“HERE we go, folks. Page 133. And — action!”
Midnight had come and gone in a huge, light-flooded plaza near the West Hollywood branch of the Museum of Contemporary Art, a place that on this crisp June night was filled, quite surreally, with open-air sets for “General Hospital.”
In the middle of one set Jeffrey Deitch, a small, trim man in a double-breasted navy suit with a little makeup dabbed on his cheeks and forehead, stood encircled by television cameras, preparing to play a character called “Jeffrey Deitch, director of MOCA” — a role he had just taken on in real life as well after a decades-long career as a high-profile New York art dealer.
The sprawling soap-at-the-museum operation was Mr. Deitch’s idea, the first public art event he had overseen since taking the helm at the Museum of Contemporary Art three weeks earlier. It involved filming a series of scenes set there, starring Mr. Deitch’s friend James Franco, the actor and budding artist who strangely took a part on “General Hospital” last year in what he has described as a guerilla performance-art piece. The new scenes are his return to the show and renew his efforts to smuggle a little conceptual-art contraband into middle-American living rooms (where, if he does his job right, the art aspect might go unnoticed).
That the museum had become a soap opera set was pure Deitch, for better or worse: stuntlike, crazily experimental, scrambling high and low culture, risking ridicule and seeming not to care much when it rains down on his head.
And the shoot was a perfect emblem of the issues and anxieties raised by the choice of Mr. Deitch last January as the institution was emerging from deep financial turmoil and surprised the art world by picking a gallery owner to join the museum leadership ranks, which generally elevate from within.
No mega-dealer like Mr. Deitch, 57, had ever made the transition to running a nonprofit museum, and his selection has been parsed endlessly for what it says about the boundary between museums and art selling, a once-bright line that is becoming increasingly difficult to see. (In the 1950s James J. Rorimer, the director of the Metropolitan Museum of Art, warned a young Thomas Hoving, who would later succeed him, “If you become an art dealer, you’ll never be able to work in a museum.”)
Mr. Deitch agreed to close his gallery, Deitch Projects, and cease all commercial activity before taking the job, a switch that will mean a considerable loss of income for him. But his selection nonetheless set off alarm bells about possibilities for conflicts of interest and cronyism. He made headlines almost immediately by saying that he would not rule out the possibility of selling works from his own huge personal art collection or his former gallery’s inventory during his directorship, in order to meet financial obligations in New York, where he still owns two buildings in SoHo and rents art-storage warehouses. He has also dismissed as childish the notion that he pledge not to show artists whom he promoted and befriended at his gallery.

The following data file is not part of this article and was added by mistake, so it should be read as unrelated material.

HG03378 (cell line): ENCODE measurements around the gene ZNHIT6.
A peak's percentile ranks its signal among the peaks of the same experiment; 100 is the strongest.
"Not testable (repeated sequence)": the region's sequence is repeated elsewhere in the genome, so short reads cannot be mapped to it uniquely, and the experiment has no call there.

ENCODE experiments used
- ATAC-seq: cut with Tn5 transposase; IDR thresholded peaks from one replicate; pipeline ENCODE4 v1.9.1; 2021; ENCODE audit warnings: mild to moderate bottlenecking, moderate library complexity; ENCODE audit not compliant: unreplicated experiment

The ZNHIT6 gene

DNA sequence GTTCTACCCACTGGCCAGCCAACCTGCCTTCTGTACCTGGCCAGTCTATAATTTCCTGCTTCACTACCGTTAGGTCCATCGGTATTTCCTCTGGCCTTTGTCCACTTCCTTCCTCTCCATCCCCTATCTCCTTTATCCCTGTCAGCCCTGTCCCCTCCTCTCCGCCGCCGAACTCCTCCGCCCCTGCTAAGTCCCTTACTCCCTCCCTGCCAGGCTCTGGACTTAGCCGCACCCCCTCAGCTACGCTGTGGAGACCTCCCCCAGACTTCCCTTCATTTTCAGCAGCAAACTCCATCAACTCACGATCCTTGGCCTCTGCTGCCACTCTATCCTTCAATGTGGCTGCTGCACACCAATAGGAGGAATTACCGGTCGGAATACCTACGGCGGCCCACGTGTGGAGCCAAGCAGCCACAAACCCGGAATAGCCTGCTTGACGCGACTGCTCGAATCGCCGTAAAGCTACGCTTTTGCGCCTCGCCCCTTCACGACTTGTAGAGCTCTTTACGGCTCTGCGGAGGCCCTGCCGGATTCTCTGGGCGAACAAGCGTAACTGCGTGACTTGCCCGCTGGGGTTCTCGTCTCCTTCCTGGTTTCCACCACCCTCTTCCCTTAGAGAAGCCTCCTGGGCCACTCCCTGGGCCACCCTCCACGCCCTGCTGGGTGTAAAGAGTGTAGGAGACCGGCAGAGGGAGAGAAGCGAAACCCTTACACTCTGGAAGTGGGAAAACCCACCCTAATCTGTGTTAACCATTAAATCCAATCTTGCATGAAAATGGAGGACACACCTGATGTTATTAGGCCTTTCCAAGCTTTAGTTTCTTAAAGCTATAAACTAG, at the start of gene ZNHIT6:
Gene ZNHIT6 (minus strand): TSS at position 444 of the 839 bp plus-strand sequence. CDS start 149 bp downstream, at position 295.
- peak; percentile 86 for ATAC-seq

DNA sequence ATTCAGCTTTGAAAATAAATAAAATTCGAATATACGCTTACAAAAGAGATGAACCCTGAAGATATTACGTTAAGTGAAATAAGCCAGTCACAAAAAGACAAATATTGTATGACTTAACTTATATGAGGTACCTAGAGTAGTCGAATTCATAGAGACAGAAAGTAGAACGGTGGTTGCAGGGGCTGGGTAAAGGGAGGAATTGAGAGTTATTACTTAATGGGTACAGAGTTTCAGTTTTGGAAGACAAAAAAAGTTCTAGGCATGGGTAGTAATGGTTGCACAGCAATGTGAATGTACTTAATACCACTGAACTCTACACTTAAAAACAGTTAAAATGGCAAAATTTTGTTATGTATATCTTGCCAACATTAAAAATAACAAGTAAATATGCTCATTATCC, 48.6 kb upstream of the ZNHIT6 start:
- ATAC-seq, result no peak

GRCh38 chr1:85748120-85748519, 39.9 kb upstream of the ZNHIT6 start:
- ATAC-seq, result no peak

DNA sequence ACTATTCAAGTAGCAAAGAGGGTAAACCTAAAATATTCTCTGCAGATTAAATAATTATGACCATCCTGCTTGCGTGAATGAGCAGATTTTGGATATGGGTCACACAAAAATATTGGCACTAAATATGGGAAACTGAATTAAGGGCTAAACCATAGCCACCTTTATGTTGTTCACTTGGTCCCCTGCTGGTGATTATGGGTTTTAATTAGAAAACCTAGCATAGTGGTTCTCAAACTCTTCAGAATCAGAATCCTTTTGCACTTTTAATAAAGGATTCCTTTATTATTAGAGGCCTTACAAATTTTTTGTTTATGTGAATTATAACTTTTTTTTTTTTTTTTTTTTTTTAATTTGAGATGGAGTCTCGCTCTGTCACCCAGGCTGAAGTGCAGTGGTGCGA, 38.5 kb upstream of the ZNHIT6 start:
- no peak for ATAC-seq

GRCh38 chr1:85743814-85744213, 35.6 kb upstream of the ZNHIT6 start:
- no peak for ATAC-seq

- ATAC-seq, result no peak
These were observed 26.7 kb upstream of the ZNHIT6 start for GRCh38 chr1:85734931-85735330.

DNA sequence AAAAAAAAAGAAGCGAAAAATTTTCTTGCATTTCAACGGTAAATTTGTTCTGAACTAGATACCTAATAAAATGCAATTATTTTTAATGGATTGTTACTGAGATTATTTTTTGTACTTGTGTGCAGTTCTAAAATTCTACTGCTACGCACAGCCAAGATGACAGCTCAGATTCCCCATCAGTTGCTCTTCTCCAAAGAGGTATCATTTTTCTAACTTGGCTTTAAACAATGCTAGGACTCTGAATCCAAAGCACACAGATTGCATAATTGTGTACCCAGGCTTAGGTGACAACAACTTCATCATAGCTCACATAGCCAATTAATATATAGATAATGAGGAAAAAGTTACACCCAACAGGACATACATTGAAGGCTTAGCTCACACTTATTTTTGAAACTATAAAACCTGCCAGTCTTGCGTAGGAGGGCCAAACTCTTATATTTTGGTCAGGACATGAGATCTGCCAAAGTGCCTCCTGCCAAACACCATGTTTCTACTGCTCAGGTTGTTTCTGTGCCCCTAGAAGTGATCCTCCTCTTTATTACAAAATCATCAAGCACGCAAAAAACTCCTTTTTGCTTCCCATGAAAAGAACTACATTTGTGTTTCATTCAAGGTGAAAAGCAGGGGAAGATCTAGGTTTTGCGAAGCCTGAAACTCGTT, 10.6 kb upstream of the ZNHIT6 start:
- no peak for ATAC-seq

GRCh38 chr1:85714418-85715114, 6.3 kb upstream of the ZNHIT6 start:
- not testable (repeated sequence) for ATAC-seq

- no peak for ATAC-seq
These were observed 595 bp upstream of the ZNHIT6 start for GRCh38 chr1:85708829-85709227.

So the “General Hospital” event was as much a political statement as it was a performance piece. Mr. Franco had originally approached Mr. Deitch with the idea of staging the soap in New York at his gallery. When it became clear the gallery would be closing, Mr. Deitch simply proposed doing it at the museum instead (where an exhibition based on the project will be mounted this year). Like many of his projects through the years, this one would not have had much profit-making potential in a gallery. But Mr. Deitch knew that the very idea of shuttling a show so readily between his two worlds would not sit well with some people, including a few of his new employees.
“There are, naturally, people on the staff who are not comfortable with what I’m doing,” he said, driving down Melrose Avenue to his soap-opera star turn.
Even before officially taking the job, he began looking for ways to attract new audiences and support for a museum still trying to right its finances. He conceived and fast-tracked a retrospective on the work of Dennis Hopper, who died on May 29, organized by Mr. Deitch’s friend Julian Schnabel and opening next Sunday. He canceled a show that curators were already working on but that he believed to be redundant. And he is working to put together a major exhibition about the influence of street art, a movement that was central to the identity of Deitch Projects in recent years.
“I think it’s kind of unprecedented,” he said of his flurry of plans. “I’ve hit the ground running. And there’s no time to lose here. We’ve got to make an impact.”
During more than three months after his selection by the museum, Mr. Deitch allowed a reporter to tag along and observe, at least to an extent, as he prepared to assume the new role and wound down his 14-year-old gallery, a process that involved consolidating art-storage warehouses (six at one point), finding new spaces for artists working in studios he had rented, and dealing with complex real-estate litigation. (His gallery building on Grand Street in SoHo was destabilized after its next-door neighbor began sagging.)
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